John Mortimer: There was a wonderful moment with Linda Lovelace. There was a description of when she was dangled from the ceiling on an electric . . . rubber . . . like you know, you wind it round and round like a model airplane. So she was on that, and she was slowly lowered down onto the gentleman who would be lying on his back. So when she arrived on top of him she was twiddling around very fast like a model aeroplane. There was a doctor in the witness box at the time, telling the jury what a terrible effect that reading such a thing would have on a 13-year-old schoolgirl. And I looked at the judge and he was giggling so much he had to hide his face in his notebook. So I said to the members of the jury, ‘Would you think it would have any different effect on a 13-year-old schoolgirl than that which it is now clearly having on a 73-year-old judge?’ So we got off on that. That was probably near the end of it.
And then we had another great case, Gay News, in which Mary Whitehouse prayed in the court [Whitehouse brought a private prosecution for blasphemous libel in 1976]. And she prayed in the corridor while the jury was out. And the judge wrote in his autobiography that he felt the hand of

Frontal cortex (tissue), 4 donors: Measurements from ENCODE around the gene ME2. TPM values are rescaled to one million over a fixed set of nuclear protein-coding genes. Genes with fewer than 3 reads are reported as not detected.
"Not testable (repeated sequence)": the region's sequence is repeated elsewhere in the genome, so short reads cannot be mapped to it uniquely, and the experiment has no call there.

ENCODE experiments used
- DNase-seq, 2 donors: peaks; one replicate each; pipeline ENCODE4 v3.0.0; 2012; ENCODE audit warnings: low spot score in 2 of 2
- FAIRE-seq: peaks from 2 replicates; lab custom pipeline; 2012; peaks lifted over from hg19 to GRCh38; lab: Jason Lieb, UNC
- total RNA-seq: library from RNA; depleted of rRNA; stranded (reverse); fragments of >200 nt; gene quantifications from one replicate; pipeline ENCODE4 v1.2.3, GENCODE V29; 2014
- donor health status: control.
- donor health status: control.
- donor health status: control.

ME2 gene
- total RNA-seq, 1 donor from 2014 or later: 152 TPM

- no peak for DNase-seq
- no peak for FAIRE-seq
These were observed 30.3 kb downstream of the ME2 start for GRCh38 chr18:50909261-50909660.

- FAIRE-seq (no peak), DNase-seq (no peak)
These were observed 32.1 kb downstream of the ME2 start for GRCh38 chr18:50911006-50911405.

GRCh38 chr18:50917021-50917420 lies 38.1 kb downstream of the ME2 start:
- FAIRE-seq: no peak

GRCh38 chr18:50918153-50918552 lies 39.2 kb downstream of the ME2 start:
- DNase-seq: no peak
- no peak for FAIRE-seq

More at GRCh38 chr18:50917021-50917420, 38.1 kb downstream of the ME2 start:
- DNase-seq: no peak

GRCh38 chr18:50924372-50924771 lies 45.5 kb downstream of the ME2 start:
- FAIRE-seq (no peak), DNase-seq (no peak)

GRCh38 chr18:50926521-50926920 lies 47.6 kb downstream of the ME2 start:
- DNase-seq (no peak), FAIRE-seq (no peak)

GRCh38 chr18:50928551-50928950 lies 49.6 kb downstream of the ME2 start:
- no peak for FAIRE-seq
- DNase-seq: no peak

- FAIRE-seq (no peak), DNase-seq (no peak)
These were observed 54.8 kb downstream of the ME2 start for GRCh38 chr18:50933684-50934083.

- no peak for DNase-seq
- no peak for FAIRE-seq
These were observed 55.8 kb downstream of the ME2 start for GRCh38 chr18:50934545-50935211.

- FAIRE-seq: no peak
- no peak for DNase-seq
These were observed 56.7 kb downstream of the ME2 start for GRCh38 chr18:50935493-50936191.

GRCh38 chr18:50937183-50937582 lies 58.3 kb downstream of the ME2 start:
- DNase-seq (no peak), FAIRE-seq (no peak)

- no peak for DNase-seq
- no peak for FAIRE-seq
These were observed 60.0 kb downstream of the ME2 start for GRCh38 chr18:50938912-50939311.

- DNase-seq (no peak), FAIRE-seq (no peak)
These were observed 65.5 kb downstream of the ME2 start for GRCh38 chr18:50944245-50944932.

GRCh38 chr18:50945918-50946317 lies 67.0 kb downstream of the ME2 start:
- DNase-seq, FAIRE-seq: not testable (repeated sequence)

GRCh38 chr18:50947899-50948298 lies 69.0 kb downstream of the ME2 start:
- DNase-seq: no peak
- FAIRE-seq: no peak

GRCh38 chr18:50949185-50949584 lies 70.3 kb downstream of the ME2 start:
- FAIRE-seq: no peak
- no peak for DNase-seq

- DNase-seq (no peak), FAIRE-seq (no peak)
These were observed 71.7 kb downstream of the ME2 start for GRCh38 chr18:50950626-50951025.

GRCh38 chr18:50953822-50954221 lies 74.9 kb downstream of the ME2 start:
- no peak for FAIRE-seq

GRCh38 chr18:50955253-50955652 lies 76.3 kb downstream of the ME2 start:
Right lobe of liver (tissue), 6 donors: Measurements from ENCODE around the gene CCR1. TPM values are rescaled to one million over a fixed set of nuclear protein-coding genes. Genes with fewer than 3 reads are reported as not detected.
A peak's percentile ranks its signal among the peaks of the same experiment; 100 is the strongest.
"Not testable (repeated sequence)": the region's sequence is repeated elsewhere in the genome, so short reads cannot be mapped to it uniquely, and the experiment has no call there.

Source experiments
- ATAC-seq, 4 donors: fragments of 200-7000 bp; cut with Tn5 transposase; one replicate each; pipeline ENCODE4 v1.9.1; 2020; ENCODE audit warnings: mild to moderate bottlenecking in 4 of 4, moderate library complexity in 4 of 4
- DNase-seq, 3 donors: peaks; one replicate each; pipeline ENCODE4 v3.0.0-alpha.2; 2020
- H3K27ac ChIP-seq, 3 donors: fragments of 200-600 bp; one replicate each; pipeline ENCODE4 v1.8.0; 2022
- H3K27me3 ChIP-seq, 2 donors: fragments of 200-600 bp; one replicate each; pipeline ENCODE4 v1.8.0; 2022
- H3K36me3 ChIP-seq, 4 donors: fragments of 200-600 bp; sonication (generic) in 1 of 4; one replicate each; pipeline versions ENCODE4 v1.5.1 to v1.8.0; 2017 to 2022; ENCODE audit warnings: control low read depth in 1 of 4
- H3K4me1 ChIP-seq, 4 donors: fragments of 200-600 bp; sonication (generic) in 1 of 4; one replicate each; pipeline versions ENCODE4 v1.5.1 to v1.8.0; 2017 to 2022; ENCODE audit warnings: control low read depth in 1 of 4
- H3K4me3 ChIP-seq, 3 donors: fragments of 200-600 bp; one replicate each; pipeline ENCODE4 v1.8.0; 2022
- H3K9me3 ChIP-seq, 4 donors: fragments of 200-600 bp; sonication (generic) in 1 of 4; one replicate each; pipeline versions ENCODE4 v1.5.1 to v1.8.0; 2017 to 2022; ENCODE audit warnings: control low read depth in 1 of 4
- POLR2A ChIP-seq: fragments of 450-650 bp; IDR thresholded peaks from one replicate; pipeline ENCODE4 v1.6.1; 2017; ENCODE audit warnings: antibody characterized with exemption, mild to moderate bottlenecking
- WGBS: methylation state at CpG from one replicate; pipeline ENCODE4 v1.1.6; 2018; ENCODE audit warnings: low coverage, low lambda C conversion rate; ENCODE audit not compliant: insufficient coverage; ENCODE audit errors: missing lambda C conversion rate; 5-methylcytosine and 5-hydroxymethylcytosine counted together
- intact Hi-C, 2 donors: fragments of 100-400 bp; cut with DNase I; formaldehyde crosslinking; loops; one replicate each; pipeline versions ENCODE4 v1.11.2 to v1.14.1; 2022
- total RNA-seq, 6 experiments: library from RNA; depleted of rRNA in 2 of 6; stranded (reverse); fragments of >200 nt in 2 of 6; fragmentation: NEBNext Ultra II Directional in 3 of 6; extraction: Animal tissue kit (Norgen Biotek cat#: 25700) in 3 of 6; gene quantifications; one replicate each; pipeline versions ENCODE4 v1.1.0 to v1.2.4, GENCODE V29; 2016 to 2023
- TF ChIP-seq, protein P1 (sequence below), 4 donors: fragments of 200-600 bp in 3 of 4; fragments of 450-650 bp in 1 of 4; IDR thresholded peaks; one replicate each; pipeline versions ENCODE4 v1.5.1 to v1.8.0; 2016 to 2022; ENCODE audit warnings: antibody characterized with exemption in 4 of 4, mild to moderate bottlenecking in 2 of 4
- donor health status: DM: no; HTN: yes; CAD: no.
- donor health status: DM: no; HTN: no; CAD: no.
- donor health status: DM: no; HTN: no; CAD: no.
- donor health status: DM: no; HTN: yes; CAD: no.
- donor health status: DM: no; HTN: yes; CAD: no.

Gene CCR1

God writing his summing up for him.
Index: Do you think people have got any more sensible?
John Mortimer: Yes. You would have expected when Mrs Thatcher came into power that there would be more of those [cases], but they just stopped.
Index: Are you surprised that the Obscene Publications Act hasn’t been reformed in any way?
John Mortimer: No, I think the general public are quite in favour of censorship.
Index: Sixty years on from the UN Declaration of Human Rights, 60 years on
from Article 19, the right to free speech, do you think we’re in quite a healthy place?
John Mortimer: No, I think we’re in a very unhealthy place, due to the Labour Party. [There are] all these ridiculous things you can’t say –– such as that revolution might be a good thing. I don’t think we have any firm grasp of any principles.
Index: So even though we now have the European Convention enshrined in English law, do you think perhaps our freedom of speech is less protected?
John Mortimer: Well certainly, it has sort of become less protected, hasn’t it? I think the principle, I think the abiding principle, which was that you lived in a country where you could read anything you like – I think that principle is being shaken up by the Labour Party really, and hasn’t been properly reaffirmed, I would say.Tags: censorship | free expression | John Mortimer | oz